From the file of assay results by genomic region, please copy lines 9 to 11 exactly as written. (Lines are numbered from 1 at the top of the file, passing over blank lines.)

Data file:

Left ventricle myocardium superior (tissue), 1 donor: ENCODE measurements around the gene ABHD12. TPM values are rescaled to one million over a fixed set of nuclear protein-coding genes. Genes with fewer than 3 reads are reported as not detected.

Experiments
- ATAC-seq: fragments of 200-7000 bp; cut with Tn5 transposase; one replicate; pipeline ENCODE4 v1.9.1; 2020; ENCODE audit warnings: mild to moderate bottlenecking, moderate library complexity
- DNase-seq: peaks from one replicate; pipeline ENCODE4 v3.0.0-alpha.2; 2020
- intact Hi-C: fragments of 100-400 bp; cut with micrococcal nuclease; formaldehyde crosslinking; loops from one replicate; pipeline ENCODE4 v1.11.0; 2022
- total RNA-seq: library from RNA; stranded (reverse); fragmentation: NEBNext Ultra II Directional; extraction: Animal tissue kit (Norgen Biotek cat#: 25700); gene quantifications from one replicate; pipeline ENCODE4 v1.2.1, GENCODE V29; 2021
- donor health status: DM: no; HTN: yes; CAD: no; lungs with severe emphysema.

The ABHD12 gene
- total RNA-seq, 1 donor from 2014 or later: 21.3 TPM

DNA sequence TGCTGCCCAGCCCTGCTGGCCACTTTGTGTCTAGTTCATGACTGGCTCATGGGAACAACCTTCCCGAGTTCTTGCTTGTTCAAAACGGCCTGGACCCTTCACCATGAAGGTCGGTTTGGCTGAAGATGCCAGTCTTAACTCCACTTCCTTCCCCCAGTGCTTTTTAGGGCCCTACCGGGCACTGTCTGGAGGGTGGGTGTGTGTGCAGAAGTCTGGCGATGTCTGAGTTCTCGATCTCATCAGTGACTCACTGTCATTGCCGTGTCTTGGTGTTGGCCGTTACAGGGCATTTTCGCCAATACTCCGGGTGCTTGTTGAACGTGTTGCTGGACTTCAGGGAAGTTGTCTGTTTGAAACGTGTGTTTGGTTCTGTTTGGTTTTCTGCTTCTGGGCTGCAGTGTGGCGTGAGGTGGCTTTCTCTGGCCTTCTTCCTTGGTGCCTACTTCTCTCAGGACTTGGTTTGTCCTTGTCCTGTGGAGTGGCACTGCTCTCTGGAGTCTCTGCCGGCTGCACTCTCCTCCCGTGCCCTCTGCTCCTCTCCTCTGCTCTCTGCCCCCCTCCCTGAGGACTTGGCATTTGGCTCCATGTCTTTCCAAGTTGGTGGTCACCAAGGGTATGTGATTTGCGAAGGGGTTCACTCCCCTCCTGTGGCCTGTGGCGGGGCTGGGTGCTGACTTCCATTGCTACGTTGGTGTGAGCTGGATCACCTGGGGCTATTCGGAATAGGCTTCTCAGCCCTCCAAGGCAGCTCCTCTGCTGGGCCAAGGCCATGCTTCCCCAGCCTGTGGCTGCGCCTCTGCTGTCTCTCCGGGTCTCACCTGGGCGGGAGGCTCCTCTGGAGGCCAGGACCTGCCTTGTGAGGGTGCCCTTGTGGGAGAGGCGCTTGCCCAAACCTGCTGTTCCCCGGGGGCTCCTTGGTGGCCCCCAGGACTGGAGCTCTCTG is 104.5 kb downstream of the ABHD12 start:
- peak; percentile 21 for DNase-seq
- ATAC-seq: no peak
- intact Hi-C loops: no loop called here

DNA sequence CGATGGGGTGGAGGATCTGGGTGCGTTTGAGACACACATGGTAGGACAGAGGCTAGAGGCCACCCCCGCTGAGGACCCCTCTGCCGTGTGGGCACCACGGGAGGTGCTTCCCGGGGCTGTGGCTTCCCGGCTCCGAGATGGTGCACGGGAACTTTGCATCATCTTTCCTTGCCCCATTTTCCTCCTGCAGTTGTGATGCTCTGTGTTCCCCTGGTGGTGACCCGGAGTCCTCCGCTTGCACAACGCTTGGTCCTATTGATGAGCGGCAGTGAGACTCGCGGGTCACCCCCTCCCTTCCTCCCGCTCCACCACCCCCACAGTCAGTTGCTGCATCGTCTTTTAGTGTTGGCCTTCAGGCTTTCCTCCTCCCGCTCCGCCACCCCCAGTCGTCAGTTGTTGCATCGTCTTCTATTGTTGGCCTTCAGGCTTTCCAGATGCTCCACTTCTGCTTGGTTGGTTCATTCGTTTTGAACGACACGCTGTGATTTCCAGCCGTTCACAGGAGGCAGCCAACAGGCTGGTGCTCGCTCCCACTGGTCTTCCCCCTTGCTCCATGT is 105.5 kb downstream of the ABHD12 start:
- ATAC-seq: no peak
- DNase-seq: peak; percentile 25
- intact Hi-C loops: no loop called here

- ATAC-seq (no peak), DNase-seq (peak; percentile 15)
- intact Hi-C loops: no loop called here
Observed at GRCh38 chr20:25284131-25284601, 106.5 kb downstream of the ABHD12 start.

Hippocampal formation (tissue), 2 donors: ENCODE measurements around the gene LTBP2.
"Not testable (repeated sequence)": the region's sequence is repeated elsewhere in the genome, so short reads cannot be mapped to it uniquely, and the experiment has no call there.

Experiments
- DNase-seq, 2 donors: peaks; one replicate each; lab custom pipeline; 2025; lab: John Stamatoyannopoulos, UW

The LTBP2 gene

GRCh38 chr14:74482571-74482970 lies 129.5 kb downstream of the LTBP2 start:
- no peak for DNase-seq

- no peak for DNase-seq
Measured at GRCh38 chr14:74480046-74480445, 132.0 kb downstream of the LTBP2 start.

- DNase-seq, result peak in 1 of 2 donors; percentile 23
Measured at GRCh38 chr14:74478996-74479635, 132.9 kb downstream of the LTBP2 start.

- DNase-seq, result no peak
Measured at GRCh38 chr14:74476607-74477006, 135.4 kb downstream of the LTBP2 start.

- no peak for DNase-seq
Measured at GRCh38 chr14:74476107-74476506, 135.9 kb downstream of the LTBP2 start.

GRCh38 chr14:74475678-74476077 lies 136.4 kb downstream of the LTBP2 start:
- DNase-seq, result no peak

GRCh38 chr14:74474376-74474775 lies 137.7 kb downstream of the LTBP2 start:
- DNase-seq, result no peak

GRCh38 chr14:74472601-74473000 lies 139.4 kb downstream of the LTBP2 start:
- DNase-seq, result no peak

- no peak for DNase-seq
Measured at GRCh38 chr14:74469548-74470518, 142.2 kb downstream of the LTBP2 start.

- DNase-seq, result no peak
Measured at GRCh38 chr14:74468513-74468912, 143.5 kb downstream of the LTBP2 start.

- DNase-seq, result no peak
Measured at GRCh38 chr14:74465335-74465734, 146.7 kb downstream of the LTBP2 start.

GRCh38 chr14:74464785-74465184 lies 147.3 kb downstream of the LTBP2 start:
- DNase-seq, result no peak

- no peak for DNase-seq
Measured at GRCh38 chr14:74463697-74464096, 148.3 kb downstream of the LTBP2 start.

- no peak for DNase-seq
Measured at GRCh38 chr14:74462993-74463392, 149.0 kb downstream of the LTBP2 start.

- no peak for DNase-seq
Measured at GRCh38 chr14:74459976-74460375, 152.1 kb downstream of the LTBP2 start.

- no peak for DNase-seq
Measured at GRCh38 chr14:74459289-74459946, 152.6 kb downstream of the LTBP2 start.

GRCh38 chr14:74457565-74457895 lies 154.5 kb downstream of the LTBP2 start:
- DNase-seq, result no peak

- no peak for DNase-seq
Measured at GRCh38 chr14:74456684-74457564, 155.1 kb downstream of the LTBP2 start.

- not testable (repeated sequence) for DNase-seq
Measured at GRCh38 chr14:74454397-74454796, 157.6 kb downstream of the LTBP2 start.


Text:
- total RNA-seq, 1 donor from 2014 or later: 21.3 TPM

DNA sequence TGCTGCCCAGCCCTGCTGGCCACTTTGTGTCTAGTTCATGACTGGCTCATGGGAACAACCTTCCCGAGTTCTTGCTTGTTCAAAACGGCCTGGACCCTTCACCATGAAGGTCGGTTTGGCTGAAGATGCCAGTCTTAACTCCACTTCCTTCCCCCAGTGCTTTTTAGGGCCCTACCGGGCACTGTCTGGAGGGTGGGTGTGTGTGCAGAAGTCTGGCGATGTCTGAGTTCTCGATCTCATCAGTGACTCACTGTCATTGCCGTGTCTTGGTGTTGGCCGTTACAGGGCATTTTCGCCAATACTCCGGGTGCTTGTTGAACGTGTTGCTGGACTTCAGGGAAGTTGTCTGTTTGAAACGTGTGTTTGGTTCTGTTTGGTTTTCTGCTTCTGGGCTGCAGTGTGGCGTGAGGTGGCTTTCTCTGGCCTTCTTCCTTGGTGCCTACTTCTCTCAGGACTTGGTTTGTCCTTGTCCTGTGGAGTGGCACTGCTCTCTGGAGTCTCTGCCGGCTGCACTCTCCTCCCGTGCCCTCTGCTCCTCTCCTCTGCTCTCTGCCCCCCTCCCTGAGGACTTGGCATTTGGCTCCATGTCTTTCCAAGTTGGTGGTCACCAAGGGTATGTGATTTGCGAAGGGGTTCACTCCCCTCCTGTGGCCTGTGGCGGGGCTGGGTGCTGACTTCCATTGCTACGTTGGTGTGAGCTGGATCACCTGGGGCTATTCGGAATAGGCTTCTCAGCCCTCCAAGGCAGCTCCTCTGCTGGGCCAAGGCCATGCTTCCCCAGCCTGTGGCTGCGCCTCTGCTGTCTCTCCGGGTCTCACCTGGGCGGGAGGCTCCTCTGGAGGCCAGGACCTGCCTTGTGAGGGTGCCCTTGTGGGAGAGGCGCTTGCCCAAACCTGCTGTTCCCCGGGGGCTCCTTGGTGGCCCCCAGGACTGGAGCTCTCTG is 104.5 kb downstream of the ABHD12 start:
- peak; percentile 21 for DNase-seq